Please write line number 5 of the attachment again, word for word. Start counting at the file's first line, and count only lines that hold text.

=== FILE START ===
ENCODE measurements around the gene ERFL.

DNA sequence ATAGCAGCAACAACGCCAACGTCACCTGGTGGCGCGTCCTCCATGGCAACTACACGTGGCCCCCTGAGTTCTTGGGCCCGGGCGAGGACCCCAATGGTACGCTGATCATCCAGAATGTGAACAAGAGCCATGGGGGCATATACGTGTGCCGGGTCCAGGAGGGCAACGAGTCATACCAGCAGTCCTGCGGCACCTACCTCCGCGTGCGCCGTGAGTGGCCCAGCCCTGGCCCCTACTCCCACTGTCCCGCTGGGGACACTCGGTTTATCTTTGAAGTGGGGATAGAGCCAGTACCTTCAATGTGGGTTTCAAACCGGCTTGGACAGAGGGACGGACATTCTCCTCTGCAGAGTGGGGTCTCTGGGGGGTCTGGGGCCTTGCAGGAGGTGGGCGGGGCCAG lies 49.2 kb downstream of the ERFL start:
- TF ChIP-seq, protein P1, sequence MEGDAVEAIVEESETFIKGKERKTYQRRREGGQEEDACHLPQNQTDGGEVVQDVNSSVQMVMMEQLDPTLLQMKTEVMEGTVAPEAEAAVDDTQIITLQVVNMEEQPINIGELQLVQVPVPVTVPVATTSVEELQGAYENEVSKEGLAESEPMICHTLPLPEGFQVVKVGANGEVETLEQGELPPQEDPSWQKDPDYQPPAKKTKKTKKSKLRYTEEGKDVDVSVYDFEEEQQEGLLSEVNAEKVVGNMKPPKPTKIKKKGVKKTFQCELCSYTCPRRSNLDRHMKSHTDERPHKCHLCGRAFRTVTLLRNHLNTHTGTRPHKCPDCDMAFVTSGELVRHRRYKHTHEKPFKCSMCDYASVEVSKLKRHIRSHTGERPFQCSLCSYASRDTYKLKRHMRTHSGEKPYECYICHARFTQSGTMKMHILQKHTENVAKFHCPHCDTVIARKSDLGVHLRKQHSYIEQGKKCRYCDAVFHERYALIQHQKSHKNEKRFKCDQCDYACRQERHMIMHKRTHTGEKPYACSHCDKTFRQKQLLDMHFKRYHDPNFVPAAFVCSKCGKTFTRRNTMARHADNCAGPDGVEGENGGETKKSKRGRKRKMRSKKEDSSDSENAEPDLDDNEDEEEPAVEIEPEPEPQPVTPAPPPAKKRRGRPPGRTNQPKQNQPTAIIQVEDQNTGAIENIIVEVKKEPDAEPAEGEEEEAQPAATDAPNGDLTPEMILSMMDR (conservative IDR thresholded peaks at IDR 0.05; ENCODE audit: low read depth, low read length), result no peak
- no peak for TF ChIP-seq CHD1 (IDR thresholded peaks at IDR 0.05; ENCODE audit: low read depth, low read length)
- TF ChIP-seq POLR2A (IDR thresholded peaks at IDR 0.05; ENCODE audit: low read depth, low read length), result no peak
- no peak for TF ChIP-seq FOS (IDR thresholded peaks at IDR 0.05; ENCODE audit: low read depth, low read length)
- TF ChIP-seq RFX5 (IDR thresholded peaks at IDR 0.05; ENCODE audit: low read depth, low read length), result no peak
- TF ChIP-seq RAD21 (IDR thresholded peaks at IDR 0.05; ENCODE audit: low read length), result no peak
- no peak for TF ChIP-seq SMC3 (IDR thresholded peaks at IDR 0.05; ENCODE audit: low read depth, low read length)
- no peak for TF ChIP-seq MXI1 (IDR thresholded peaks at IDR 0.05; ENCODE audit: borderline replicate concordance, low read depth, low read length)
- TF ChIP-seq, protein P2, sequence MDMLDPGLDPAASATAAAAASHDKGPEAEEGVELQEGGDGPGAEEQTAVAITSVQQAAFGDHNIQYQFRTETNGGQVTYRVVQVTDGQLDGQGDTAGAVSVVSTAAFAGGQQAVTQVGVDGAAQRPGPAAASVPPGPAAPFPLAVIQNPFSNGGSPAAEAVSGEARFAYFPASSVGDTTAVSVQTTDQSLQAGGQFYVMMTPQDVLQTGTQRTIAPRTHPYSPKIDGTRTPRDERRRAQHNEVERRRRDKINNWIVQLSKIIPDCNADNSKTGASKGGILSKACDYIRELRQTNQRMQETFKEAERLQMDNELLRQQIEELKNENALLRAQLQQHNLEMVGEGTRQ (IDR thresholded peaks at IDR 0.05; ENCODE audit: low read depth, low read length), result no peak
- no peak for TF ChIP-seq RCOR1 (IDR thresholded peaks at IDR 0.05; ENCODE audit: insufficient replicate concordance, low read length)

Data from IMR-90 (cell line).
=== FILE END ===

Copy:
- TF ChIP-seq POLR2A (IDR thresholded peaks at IDR 0.05; ENCODE audit: low read depth, low read length), result no peak